Each company in the study had an extraordinarily intimate relationship with the local city, town, or county in which it did business – a relationship well beyond the usual concept of giving back. They purposefully redeveloped areas of the city or contributed to local charities and programs. Burlingham notes that unlike some of the socially responsible businesses of the 1990s (e.g., Ben and Jerry’s), the Small Giants chose not to market their charitable giving.

  1. Employee Relations Comes First

Small Giants prioritize intimate relationships with employees. Employees never doubt that the company, its leaders, and the other people they work with care about them personally. Similarly, they will stand by them through thick and thin as long as they hold up their end of the bargain.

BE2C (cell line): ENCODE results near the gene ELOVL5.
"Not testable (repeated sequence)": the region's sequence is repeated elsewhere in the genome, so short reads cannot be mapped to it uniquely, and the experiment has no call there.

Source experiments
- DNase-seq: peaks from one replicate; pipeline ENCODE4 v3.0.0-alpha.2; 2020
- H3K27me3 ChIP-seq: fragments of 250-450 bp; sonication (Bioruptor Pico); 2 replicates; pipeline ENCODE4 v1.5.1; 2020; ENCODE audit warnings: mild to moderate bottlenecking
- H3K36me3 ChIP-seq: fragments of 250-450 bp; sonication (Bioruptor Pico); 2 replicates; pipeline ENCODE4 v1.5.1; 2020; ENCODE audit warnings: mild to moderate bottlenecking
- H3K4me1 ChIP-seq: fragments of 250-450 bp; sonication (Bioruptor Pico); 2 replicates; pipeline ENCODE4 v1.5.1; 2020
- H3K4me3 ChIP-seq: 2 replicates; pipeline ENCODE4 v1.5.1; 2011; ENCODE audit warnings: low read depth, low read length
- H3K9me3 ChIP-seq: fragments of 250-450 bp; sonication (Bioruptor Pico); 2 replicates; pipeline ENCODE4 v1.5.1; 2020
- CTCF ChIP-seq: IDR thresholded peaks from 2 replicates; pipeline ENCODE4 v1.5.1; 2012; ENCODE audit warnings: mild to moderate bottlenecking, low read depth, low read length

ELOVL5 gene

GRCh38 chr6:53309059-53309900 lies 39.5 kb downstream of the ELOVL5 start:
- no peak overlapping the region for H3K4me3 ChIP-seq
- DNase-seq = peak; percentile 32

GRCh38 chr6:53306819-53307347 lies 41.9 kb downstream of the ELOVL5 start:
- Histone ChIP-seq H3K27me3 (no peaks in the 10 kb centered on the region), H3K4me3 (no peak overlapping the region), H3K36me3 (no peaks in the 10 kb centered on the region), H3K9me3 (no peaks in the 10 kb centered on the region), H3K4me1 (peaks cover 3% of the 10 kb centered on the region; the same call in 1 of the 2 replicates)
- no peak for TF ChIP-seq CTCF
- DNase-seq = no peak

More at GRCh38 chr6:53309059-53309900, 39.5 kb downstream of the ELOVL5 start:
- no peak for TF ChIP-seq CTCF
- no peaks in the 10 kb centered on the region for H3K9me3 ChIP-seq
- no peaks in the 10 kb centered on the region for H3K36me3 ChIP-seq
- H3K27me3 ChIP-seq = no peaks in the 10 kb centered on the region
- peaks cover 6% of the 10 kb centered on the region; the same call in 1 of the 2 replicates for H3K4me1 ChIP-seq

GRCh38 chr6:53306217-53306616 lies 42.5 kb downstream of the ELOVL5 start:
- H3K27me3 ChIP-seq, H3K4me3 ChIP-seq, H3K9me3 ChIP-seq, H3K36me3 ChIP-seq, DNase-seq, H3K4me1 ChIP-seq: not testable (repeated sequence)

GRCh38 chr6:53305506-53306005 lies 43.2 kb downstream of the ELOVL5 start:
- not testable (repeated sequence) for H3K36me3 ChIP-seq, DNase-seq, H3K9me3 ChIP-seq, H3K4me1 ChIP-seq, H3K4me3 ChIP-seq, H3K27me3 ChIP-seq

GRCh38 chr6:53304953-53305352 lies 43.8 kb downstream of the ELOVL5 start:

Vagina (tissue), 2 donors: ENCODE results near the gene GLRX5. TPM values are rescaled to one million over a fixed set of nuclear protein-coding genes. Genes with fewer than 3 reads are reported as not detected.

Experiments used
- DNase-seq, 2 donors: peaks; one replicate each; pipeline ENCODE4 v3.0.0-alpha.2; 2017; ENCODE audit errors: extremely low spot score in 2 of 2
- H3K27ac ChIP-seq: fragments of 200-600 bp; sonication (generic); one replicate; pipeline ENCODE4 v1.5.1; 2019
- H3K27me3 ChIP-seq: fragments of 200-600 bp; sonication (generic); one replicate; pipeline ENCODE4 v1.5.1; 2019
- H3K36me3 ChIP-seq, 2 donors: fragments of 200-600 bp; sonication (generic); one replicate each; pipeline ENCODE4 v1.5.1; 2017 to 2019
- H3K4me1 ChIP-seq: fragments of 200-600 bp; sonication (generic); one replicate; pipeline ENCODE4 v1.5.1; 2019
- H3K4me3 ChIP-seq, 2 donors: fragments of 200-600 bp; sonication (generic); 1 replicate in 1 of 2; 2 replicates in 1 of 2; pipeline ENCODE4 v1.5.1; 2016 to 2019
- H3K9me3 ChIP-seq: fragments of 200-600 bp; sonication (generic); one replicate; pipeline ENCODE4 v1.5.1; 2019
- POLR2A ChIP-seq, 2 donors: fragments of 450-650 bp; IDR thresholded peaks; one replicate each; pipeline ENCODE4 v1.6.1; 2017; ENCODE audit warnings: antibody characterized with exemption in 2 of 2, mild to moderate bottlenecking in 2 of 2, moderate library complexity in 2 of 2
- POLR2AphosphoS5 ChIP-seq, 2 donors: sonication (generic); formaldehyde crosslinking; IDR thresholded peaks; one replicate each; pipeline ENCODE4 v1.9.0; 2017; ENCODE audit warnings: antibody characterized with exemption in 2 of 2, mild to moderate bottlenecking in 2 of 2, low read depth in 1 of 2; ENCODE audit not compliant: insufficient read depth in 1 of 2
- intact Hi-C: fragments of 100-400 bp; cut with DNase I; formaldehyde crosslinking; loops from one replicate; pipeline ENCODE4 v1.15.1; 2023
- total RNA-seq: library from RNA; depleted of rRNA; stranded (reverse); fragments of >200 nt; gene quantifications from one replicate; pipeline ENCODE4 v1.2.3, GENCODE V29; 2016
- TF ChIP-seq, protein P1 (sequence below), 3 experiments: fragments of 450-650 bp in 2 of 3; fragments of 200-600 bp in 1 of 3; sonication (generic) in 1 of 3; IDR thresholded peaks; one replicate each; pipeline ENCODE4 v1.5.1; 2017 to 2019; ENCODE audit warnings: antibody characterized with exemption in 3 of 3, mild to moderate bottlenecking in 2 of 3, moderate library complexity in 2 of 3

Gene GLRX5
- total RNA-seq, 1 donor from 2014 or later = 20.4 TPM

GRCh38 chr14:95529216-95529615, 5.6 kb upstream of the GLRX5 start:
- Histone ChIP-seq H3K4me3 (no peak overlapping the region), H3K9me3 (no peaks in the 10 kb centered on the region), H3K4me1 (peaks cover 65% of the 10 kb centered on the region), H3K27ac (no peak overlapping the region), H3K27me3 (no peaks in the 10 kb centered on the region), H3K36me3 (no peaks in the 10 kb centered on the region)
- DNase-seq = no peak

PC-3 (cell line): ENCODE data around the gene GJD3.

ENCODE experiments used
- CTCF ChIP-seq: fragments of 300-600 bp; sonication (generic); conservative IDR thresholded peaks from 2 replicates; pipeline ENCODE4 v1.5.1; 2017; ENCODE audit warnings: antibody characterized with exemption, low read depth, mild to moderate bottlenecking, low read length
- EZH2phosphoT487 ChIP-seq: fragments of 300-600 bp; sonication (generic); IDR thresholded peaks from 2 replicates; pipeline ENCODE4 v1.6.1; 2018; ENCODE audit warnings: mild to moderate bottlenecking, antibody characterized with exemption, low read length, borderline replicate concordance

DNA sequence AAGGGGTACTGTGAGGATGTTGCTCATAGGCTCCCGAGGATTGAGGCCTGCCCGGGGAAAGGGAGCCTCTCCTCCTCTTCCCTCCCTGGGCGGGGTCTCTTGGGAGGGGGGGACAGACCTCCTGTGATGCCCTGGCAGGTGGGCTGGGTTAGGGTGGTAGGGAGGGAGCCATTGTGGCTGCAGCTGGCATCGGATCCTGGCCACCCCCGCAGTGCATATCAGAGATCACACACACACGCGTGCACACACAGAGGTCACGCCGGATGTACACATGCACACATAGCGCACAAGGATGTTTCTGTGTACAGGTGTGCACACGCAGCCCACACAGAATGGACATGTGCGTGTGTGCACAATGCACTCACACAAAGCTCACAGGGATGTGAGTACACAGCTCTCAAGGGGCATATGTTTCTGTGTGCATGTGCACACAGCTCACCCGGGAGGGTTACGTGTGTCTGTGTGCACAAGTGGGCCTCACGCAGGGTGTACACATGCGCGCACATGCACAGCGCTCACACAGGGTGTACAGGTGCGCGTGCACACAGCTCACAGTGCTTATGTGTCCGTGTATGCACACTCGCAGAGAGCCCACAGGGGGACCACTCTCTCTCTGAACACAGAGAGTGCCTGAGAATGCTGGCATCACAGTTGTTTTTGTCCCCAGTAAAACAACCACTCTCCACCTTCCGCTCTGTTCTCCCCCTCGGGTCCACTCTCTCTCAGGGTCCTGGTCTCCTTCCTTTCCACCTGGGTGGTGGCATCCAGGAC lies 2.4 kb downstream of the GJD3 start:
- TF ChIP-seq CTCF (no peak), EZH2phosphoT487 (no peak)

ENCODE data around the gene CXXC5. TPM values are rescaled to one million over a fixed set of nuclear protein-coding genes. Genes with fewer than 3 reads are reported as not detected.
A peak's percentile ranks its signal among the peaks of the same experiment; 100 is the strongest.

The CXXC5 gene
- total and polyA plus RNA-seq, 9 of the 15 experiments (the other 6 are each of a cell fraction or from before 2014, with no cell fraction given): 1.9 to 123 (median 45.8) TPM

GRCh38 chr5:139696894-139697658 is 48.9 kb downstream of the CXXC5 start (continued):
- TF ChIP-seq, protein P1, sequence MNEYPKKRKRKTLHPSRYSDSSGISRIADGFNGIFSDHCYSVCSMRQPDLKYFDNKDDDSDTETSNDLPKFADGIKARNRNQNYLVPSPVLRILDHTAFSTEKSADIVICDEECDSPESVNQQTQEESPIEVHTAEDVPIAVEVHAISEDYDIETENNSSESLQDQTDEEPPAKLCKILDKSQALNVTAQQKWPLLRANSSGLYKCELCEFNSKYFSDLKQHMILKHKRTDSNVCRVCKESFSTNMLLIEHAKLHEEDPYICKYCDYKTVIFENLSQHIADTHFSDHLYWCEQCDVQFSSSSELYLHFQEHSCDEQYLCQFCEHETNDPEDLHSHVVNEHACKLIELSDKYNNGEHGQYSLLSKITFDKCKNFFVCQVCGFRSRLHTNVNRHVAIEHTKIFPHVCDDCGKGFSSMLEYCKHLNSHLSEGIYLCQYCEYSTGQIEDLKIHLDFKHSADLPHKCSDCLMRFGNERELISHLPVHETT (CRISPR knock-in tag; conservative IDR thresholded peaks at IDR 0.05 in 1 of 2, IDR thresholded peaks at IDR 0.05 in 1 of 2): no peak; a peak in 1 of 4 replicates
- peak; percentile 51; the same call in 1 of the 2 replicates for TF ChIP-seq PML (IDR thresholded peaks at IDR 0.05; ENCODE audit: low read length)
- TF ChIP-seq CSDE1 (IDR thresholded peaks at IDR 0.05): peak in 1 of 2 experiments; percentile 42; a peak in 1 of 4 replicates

It’s the managers and employees who do the work of the business day in and day out (not the leaders) who must convey the spirit of the company to the outside world. Accordingly, these employees must be the company’s first priority. Ironically, for all the extraordinary service and enlightened hospitality that the Small Giants offer, what really sets them apart is the belief that the customer comes second.

“Creating and nurturing a work environment that frees coworkers to grow and reach their full potential is the primary purpose of the company,” notes one Reell Precision Manufacturing document.